Two astronauts pulled off a riskier and trickier-than-usual spacewalk Wednesday, replacing a failed electric motor and giving the international space station a much-needed power boost.
The station's power system still has problems; a joint for rotating one set of solar wings is mysteriously clogged with metal shavings and can't be fixed until later this year. Wednesday's successful operation, however, added to the power margin at the orbiting outpost and cleared the way for the deliveries of two science labs.
Atlantis is supposed to lift off with the European Space Agency's Columbus lab next week after a two-month delay, but a new problem could force yet another postponement.
An inspection Tuesday uncovered a bent radiator hose in the shuttle's payload bay. The hose works as is and doesn't leak Freon, but some engineers fear it could break from the vibrations during liftoff.
Shuttle program manager Wayne Hale said his team will review the problem again Saturday and, until then, preparations will proceed toward a Feb. 7 launch.
Discovery had a similarly bent radiator hose during two flights, without any leakage, Hale said. The braided metal hose is supposed to retract into a box with rollers when the payload bay doors are closed, "and clearly something is not lining up in that box properly," he said.
NASA may decide to fly Atlantis without any repairs or could try to straighten the hose, Hale said. Replacing the hose could lead to a launch delay.
"If it's not safe to fly, we won't fly it," Hale told reporters.
Each space shuttle is equipped with two Freon coolant loops to dispel the heat generated by on-board electronics.
As for the repairs to Atlantis' fuel tank since December's failed launch attempts, Hale said he is confident a newly soldered connector will resolve NASA's gauge problems once and for all.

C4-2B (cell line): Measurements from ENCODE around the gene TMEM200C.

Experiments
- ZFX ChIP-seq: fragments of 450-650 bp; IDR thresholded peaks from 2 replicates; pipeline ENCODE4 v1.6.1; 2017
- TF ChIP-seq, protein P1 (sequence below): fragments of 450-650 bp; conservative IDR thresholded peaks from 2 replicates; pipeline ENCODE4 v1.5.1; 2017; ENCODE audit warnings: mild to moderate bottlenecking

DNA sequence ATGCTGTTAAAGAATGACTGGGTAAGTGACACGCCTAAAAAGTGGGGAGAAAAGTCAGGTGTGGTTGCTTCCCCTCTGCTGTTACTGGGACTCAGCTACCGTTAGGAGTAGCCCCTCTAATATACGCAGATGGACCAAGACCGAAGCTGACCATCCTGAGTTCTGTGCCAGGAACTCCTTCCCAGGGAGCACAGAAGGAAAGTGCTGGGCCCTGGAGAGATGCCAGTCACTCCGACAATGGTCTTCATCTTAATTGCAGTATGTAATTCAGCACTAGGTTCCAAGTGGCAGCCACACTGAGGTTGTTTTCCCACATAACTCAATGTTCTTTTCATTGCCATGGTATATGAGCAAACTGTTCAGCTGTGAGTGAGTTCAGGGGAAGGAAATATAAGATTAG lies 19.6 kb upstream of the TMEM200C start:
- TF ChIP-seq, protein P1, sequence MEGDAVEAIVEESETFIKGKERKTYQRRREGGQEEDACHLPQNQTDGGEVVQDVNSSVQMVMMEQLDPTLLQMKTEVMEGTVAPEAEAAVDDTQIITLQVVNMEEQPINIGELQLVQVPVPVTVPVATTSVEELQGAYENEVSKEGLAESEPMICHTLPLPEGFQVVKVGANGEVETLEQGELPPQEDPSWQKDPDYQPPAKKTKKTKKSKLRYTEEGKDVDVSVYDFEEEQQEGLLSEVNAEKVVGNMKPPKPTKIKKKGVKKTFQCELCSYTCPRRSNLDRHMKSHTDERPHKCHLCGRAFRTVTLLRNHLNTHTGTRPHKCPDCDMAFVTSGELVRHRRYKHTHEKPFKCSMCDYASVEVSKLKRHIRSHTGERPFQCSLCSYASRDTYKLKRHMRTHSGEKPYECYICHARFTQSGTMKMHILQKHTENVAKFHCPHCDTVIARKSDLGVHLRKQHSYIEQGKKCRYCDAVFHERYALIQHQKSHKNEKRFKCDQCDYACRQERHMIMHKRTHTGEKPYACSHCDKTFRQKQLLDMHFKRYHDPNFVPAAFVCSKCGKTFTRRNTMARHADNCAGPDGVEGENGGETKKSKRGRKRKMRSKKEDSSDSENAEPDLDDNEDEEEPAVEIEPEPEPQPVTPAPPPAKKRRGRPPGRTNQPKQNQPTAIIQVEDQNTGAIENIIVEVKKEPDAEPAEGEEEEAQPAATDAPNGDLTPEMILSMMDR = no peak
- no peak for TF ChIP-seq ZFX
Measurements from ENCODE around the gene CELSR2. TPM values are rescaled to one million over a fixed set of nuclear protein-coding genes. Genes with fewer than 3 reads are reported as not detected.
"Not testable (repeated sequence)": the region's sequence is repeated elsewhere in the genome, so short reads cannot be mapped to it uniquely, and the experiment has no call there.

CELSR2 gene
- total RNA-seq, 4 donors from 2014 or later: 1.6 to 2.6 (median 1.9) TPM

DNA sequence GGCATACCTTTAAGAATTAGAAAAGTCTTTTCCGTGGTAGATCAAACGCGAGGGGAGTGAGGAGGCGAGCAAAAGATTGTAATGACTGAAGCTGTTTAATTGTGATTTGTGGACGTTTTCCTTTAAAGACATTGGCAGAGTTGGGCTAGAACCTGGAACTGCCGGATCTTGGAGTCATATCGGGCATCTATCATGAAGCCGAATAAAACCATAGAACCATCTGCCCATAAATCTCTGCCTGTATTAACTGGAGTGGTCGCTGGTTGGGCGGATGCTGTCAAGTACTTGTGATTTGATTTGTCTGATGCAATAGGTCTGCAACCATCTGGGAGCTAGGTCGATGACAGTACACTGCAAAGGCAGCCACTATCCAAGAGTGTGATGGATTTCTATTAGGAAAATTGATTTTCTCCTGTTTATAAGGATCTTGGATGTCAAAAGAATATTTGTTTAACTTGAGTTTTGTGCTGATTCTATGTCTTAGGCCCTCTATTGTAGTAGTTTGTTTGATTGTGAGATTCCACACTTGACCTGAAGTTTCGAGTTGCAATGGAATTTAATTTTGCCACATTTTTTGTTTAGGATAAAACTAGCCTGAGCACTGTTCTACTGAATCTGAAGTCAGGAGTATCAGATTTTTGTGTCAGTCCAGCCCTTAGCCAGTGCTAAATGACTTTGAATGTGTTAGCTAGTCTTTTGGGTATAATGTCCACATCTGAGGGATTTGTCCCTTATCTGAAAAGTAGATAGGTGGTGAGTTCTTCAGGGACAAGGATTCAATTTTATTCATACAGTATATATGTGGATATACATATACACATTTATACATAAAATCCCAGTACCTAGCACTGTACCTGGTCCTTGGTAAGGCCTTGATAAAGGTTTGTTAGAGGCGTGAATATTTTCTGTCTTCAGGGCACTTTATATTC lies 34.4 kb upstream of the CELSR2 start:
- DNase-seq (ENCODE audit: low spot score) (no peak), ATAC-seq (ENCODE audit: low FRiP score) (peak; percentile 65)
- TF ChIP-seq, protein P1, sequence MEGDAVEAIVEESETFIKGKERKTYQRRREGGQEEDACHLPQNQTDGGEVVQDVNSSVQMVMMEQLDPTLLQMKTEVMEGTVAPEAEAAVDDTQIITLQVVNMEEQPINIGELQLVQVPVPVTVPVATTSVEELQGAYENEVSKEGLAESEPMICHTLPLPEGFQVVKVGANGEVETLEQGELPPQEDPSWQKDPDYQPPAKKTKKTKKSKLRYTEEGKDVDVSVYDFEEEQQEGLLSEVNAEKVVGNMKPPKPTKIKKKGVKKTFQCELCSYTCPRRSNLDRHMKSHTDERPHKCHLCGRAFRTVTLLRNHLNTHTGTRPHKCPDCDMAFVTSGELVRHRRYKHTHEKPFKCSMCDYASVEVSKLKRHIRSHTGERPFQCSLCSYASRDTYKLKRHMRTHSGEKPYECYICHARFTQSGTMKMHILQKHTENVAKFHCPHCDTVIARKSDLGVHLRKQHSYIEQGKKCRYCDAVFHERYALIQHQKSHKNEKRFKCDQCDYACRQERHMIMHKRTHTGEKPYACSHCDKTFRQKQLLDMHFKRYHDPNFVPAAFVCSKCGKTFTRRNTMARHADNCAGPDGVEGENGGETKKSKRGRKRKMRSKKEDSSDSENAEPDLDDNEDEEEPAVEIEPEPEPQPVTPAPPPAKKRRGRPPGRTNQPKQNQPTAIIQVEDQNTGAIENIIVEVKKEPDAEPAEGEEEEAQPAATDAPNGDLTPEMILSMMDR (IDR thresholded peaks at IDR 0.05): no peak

Two hundred miles up, space station commander Peggy Whitson and Daniel Tani replaced a motor needed to tilt a solar wing toward the sun, taking extra precautions to avoid being shocked. Once the new motor was hooked up, electricity began flowing through the unit, and it checked out fine.
"Yee-haw! Excellent," Whitson said.
The tilting mechanism stopped working in early December, exacerbating the power problem that arose three months earlier with the jammed solar wing rotating joint.
Wednesday's seven-hour spacewalk was especially hazardous because of the risk of electrical shock. For safety, Whitson and Tani waited until the international space station was on the dark side of Earth, then carefully undid fasteners, disconnected cables and pulled out the old electric motor.
A few minutes later, the spacewalkers popped in the new 200 pound-plus motor, a spare that had been stored on board. "We're all breathing down here. Thanks a lot," Mission Control said.
Whitson and Tani performed virtually the entire job in the darkness of night, pausing during the daytime swings around Earth, when 160 volts of electricity would course through the cables. Because the motor serves as the structural backbone for the solar wing, the spacewalkers had to make sure the wing didn't come off and fly away.
"Given the complexity of this spacewalk and the risks that we had to manage ... we are exceptionally pleased with how things went," said flight director Kwatsi Alibaruho.
The spacewalkers also conducted yet another inspection — the fourth — of the damaged solar rotary joint.
NASA is uncertain what to do about the clogged joint, which is supposed to continuously rotate 360 degrees to keep the solar wings pointing toward the sun. Shuttle flights could be delayed this fall if the joint isn't fixed by then.
It was the first spacewalk for Tani since his 90-year-old mother was killed in a car accident outside Chicago just before Christmas. He has been in space since October, and Atlantis will be his ride home.